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It was fun while it lasted, but after years of sky-high valuations, Silicon Valley is engulfed in its worst sell-off since the 2008 stock market crash.
After a pandemic-fueled boom sent tech names soaring, many of those businesses have seen the worst six months of their lives as publicly traded companies. Peloton, the exercise startup, is emblematic of this ominous reality: Its shares have cratered from a high of $163 at the end of 2020 to about $17. On Thursday, The Wall Street Journal reported company executives were looking to sell a minority stake to an outside investor.
“Investor sentiment in Silicon Valley is the most negative since the dot-com crash,” David Sacks, a venture capitalist in San Francisco and a former PayPal executive, said this week in a tweet, referring to the turbulent days of the early 2000s.
Tech companies are often especially vulnerable during an economic downturn, because most of these early-stage enterprises aren’t profitable, relying instead on venture capital investments to cover expenses while they focus on rapid growth — something that’s much more difficult when consumer demand slows down.
Firms that had scored headlines in the past 18 months for raising millions of dollars to achieve billion-dollar “unicorn” valuations have announced layoffs. They include the celebrity video-clip company Cameo; the stock market trading app Robinhood; Thrasio, which buys and sells third-party brands on Amazon; and the employment group Workrise.
Some people have begun to use the phrase “zombie unicorns” to refer to highly valued but shaky startups that might need new investors to rescue them.
“A lot of this is about companies that never thought the VC gravy train would slow,” Dan Primack, a widely read tech and finance columnist for Axios, wrote this week.
The massive markdown is causing some observers to pause and reflect on the current state of tech. The mood has shifted: Our economic environment is less certain, and the ground on which the tech landscape stood is beginning to look, as tech executive and venture capitalist Dan Rose called it in a tweet, like an “abyss.”
Another tech investor, Zach Coelius, noted that recent years had seen an explosion in tech funding — a phenomenon that appears to be reaching an end.
In an interview, Coelius said low interest rates and an abundance of investors had made it easy for tech entrepreneurs to found and grow businesses in the past decade. That has changed.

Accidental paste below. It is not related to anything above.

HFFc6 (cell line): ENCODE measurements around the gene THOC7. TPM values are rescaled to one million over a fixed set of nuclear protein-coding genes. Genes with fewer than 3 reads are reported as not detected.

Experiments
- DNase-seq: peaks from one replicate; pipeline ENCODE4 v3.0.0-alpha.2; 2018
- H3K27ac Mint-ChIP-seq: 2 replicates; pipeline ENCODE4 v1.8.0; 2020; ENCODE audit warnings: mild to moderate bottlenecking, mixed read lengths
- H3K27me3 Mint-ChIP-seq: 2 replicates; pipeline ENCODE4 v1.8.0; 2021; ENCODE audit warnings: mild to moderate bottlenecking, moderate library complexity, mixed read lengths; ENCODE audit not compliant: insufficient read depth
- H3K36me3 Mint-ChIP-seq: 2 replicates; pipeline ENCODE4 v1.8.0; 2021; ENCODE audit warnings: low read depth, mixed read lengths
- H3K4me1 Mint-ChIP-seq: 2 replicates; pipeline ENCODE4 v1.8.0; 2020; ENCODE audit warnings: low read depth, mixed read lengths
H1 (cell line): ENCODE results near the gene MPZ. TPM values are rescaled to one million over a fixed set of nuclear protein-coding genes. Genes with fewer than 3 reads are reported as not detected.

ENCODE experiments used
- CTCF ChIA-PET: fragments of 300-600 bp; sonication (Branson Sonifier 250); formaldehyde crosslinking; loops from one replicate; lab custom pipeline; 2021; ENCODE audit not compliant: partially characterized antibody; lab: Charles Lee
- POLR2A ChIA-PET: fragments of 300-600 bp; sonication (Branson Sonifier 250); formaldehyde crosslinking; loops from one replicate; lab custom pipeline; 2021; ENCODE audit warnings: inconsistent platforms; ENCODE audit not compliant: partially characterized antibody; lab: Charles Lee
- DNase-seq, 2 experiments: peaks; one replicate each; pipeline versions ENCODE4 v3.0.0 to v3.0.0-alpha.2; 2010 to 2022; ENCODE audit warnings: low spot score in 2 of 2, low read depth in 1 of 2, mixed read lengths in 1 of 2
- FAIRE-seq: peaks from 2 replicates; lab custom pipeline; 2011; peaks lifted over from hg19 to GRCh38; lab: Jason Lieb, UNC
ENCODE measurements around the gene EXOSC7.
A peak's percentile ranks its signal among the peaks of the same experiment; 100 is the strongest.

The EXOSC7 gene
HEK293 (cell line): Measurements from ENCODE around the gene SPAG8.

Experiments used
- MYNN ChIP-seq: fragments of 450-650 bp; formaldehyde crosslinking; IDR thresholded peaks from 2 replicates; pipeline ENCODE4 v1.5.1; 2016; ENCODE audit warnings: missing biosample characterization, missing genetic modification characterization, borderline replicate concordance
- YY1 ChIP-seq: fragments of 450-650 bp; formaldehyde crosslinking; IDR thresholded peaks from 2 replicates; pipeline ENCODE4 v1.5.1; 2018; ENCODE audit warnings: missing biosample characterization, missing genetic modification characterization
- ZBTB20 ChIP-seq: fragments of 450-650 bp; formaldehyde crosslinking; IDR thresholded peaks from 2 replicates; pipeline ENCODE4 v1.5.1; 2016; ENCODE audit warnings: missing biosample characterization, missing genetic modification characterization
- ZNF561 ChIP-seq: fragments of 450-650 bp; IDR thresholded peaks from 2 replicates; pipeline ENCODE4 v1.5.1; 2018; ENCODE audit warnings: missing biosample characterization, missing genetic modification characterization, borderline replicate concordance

“Everyone was aggressively writing checks really, really rapidly, and that trains founders into a ‘FOMO’ mentality — you had to move quickly or you were going to lose,” Coelius said, referring to a “fear of missing out.”
He said pressure started to build at the start of the year, when interest rates began to rise and broader public stock markets began to fall. The situation worsened amid earnings season for the first quarter of 2022, as publicly traded companies delivered disappointing results or forecasts, he said.
“This earnings season was really a comeuppance for a lot of folks,” he said. “Almost all the major public tech companies missed their numbers, and when that happens, the tide can turn really aggressively.”
The sell-off began in winter 2021 and extended through the first half of 2022 amid fears of the omicron variant of Covid and a more hawkish tone from the Federal Reserve. War in Ukraine, rising oil prices and higher inflation have since all conspired to tank markets. One of the hardest hits to the tech world came at the end of April, when Amazon announced weaker than expected results and a gloomier forecast for the rest of the year.
Now, tech startups won’t be able to raise money as easily, Coelius said, forcing them to conserve cash and scale back growth plans.
“Patience is your friend in these situations. You don’t have to be as stressed about being the fastest-growing company in the world. It’s a different mindset.”
Instead, he said, startups can focus on improving their products and growing at a more sustainable rate.
Bill Gurley, general partner at the venture capital firm Benchmark, said some tech startups that previously didn’t feel pressure to generate a profit will now be asked to do so, while also being more conservative with expenses.
“People want real earnings. They want real, free cash flow now,” Gurley told CNBC this week.
“All these companies that have lived in this high-froth environment for the past decade, they kind of have to readjust, and the sooner they do it, the better,” he said. “But it’s not easy when everyone in your organization is operating in a singular fashion for 10 years.”
Rob Wile is a breaking business news reporter for NBC News Digital.
David Ingram covers tech for NBC News.
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